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Drug violation. Mitchell Superior Court. Before Judge Cato.
Langston appeals his conviction for trafficking in cocaine by knowingly and actually possessing 488 grams (17.2 ounces) of a substance containing 99 percent pure cocaine, in violation of the Georgia Controlled Substances Act, OCGA 16-13-31 (a) (1). The contraband was discovered in a taped-up paper bag under the passenger seat of Langston's automobile during a warrantless search following a roadblock check for driver's licenses and insurance. Langston was also charged with and convicted of "No Driver's License," OCGA 40-5-20, but his notice of appeal raises only the felony drug conviction.
The sole challenge is to the trial court's denial of Langston's motion to suppress. After a pre-trial joint suppression and Jackson-Denno hearing, the trial court upheld the warrantless search of Langston's vehicle. It ruled that there had been a valid traffic stop, that the circumstances had raised an articulable suspicion on the part of the searching officer, and that Langston had given his informed consent to the search. Langston claims that the warrantless search had no validity under the Fourth Amendment because the officer did not have probable cause and because the State's only evidence of voluntary consent to search was conflicting, whereas there was undisputed evidence that the officer had decided to search for contraband prior to the alleged giving of consent. Langston does not challenge the initial traffic stop. Nor does he invoke the State Constitution, so it will not be considered. See Smith v. State, 186 Ga. App. 303, 309 (3) (367 SE2d 573) (1988).
1. First, the question of jurisdiction is addressed. Langston filed a motion for new trial on February 15, 1989, and an amendment on July 21. While this was pending, a notice of appeal was filed on February 28, 1990. A new trial was denied on March 7.
"Formerly, an appeal from a judgment on a verdict brought while the case was pending on motion for new trial was premature and of no validity. [Cits.] This is no longer true . . . premature filing is not a ground of dismissal in criminal cases, at least insofar as a criminal defendant is concerned. [Cit.]" Shirley v. State, 188 Ga. App. 357 (1), 358 (373 SE2d 257) (1988). So we move on.
2. "In considering the legality of a search, this appellate court can consider all relevant evidence of record, wherever located, including that adduced at a suppression hearing before trial and that adduced during trial. [Cit.]" Newsome v. State, 192 Ga. App. 846, 847 (1) (386 SE2d 887) (1989). "On appeal, a trial court's ruling on disputed facts and credibility at a suppression hearing must be accepted unless clearly erroneous. [Cits.]" Muff v. State, 254 Ga. 45, 48 (2) (b) (326 SE2d 454) (1985).
The issue of consent is dispositive. " 'A valid consent eliminates the need for either probable cause or a search warrant. [Cit.]' [Cit.]" Bobbitt v. State, 195 Ga. App. 566, 567 (394 SE2d 385) (1990).
Langston disputed the giving of consent to search. The State's evidence of consent was not in conflict although Langston contends otherwise. At the suppression hearing, the two officers who observed Langston in his car prior to the search testified unequivocally that Langston affirmatively consented to the search. Although their respective attempts to recount exactly the words Langston used to convey his consent varied slightly, both testified unequivocally as to the fact of consent. One officer had become suspicious of Langston after Langston was unable to produce a driver's license, appeared extremely nervous, failed to credibly answer questions about the nature and purpose of his trip into Georgia (the car had a Florida license tag), had no luggage even though at one point Langston stated he was going to visit family, and had the car's passenger seat in a reclining position even though Langston was alone in the vehicle. This same officer testified at both the suppression hearing and at trial that he asked Langston for permission to search the car, that he told Langston he did not have to agree to the search, and that Langston responded that it would be okay and immediately triggered the trunk release. Even if the officer was predisposed to search the vehicle for contraband, Langston's consent renders such predisposition irrelevant.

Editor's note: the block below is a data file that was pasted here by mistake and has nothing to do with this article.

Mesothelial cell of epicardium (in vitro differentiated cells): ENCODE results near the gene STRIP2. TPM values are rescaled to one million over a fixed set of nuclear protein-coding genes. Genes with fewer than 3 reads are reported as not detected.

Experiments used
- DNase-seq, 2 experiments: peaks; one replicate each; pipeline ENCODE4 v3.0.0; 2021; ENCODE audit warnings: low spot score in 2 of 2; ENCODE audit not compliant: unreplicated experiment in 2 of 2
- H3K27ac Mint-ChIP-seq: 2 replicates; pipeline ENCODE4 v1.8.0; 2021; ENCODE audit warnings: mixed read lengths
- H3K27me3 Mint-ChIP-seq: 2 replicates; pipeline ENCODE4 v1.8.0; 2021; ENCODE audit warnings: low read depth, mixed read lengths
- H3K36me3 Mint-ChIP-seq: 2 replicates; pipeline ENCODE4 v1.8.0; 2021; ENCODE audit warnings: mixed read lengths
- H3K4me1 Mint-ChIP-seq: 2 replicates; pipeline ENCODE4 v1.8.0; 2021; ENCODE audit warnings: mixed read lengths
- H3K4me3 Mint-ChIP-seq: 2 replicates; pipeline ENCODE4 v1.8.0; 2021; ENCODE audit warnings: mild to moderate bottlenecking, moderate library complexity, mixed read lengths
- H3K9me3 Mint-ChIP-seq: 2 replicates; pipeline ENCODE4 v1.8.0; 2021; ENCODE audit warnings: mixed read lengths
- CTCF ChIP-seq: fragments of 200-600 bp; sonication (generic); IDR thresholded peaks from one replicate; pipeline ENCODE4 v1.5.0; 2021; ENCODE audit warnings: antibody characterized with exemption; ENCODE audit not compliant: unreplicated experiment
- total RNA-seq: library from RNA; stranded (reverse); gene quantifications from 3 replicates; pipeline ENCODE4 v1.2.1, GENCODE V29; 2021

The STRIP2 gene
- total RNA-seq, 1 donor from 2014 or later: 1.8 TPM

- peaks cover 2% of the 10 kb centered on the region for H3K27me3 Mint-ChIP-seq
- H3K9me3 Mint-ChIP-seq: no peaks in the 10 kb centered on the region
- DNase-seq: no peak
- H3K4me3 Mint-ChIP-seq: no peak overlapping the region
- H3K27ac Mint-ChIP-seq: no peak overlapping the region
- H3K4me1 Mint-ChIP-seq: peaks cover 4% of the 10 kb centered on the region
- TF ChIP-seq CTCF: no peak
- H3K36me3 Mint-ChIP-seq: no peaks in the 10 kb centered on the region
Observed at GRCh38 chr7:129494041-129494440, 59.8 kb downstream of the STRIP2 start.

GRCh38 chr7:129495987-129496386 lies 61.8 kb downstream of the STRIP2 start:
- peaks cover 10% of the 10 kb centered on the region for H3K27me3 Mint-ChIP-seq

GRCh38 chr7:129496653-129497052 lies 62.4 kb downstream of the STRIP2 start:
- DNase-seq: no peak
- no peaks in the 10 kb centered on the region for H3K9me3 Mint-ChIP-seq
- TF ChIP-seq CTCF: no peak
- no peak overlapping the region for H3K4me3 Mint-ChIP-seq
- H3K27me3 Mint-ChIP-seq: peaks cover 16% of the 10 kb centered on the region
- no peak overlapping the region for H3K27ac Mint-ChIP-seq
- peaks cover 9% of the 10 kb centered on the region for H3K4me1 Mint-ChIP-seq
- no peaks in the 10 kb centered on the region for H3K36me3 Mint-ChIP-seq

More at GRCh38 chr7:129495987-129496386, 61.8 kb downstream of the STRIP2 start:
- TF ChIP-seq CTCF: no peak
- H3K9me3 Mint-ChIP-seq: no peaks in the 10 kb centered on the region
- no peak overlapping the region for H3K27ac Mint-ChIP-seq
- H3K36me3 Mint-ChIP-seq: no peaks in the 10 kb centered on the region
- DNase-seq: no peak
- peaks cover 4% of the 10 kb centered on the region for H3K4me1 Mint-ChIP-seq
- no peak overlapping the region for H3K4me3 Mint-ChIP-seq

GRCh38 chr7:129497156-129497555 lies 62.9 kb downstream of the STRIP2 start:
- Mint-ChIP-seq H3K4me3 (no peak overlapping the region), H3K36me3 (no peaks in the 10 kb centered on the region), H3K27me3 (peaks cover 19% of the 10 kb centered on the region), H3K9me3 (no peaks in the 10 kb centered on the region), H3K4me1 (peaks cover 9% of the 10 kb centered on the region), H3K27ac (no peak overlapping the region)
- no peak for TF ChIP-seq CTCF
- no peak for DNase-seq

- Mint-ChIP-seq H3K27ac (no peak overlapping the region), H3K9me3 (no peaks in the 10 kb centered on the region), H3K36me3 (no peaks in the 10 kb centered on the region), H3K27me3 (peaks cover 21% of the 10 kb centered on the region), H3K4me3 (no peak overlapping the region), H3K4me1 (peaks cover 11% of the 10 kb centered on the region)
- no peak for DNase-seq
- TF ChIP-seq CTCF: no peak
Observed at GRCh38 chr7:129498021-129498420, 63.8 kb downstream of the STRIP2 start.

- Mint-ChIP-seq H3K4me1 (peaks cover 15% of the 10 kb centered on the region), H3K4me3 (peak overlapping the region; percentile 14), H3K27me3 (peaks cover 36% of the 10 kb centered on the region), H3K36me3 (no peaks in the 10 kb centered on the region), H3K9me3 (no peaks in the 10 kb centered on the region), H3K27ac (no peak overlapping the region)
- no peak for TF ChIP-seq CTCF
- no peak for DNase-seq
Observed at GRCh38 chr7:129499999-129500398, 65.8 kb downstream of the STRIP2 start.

The trial court's finding the fact of consent is supported by the evidence. Muff, supra; Bobbitt, supra. The inquiry must advance to determine whether consent was freely and voluntarily given. Voluntariness depends on the totality of the circumstances, including such factors as the accused's age, education, intelligence, length of detention, the accused's being advised of his constitutional rights, the prolonged nature of any questioning, any physical punishment, and the psychological impact on the accused. See Dean v. State, 250 Ga. 77, 79 (2) (a) (295 SE2d 306) (1982).
Langston completed the twelfth grade, served in the military, and appeared to be quite articulate, as demonstrated by his testimony at the motion to suppress Jackson-Denno hearing. The encounter at the road check was not in and of itself intimidating nor was it prolonged. There was no evidence of any physical punishment inflicted on Langston nor any attempt to coerce Langston into agreeing to a search of his vehicle. The circumstances support a finding of voluntariness.
The trial court did not err in refusing suppression, as the finding of voluntary consent was authorized. It is unnecessary to address the validity of the search under any other basis.
J. Brown Moseley, District Attorney, John L. Tracy, Assistant District Attorney, for appellee.
Noel G. Perry, for appellant.
Thursday May 21 08:49 EDT

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